Fighting the flu as an adult is hard but there are plenty of medications you can take to reduce those annoying symptoms.
You can take something for fever, for sore throats and coughs, or to help with congestion. However, unfortunately, cold and flu medications do not exist for infants. While you can offer your baby paracetamol or ibuprofen to ease the pain and fever, this is about it when it comes to the medication front. Even then, you should always check with your pharmacist before giving these to an infant. The good news, however, is that there are some home remedies that can help reduce the pain that comes with battling a cold or a flu.
1. Vapour Rubs
Look for infant-friendly vapour rubs, such as Euky Bearub. Vapour rubs are safe to use for babies over the age of three months and provide congestion relief. Gently rub onto your baby’s back and chest.
Breathing in moist air can help loosen the mucus in the nasal passage, making it much easier for your baby to sleep and breathe. Steam humidifiers and cool-mist vapourisers work great and can be found at any chemist.
An Error Was Encountered
Unable to connect to MongoDB: Could not connect to any of 1 hosts. Latest error: unable to connect to 127.0.0.1:27017 because: Connection refused
3. Elevating the Head
When you have a cold, do you find that it is so much worse during the night? This is because all of the symptoms are rushing to your head. This is also the case with babies. Your baby will probably feel more congested and will have mucous during the night, which means you can expect little to no sleep. You may find that they sleep a little better if you let them sleep on you in a chair, where they are elevated.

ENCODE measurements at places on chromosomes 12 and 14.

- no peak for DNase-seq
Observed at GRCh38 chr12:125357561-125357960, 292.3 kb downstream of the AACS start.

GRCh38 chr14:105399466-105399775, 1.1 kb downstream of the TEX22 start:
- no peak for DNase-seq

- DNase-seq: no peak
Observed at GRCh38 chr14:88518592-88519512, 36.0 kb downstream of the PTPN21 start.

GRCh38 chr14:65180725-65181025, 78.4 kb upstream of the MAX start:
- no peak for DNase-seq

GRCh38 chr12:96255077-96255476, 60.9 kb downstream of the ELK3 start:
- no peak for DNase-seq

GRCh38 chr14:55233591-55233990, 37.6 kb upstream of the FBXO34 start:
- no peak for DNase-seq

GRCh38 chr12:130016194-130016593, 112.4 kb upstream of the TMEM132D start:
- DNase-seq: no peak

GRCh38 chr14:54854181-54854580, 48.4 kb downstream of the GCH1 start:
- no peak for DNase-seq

4. Lots of Sleep
Give your little one the opportunity to sleep, even if it’s broken sleep. Cancel your outings and focus on letting them get better by offering plenty of chances to sleep. You may even choose to rock them or nurse them more often to help them drift back to sleep.
5. Bulb Syringes
When your baby is too little to blow their nose, then you can look into using a bulb syringe, which siphons the mucous out of your baby’s nose, making it easier for them to breathe. Use the syringe about 15 minutes before a feed to help them latch on to the breast or the bottle.
6. Saline Nasal Drops
These are non-medicated nasal drops suitable for babies from newborn onwards. They are effective in helping to clear mucous buildup and unblock their little delicate sinuses and are available at chemists and some supermarkets. Warning, though: Do not use the saline pump sprays with infants as these are too strong and can damage nasal passages. Only use the drops specially formulated for infants!
7. Extra Fluids
Offer extra breastfeeds and milk during the day and at night. Your baby is most likely not getting a lot each feed as they are too stuffed up or the sucking may hurt their throat. So continue to offer the breast to help keep their fluids up and for added comfort.
8. Blowing the Nose
Once your baby masters the art of blowing their own nose, then things can get a lot easier. However, this normally doesn’t happen until your baby is at least two years old.
There is no better feeling than stepping out of a hot bath all nice and warm. So give your baby the same feeling by offering them a bath followed by a nice massage. You can also get rid of some of that snot that has crusted onto their face while they sleep.
10. Warm Liquids
When your baby is over the age of six months, you can also offer warm liquids to help with their cold. Things like apple juice and soup can soothe the throat and help clear the nasal passage.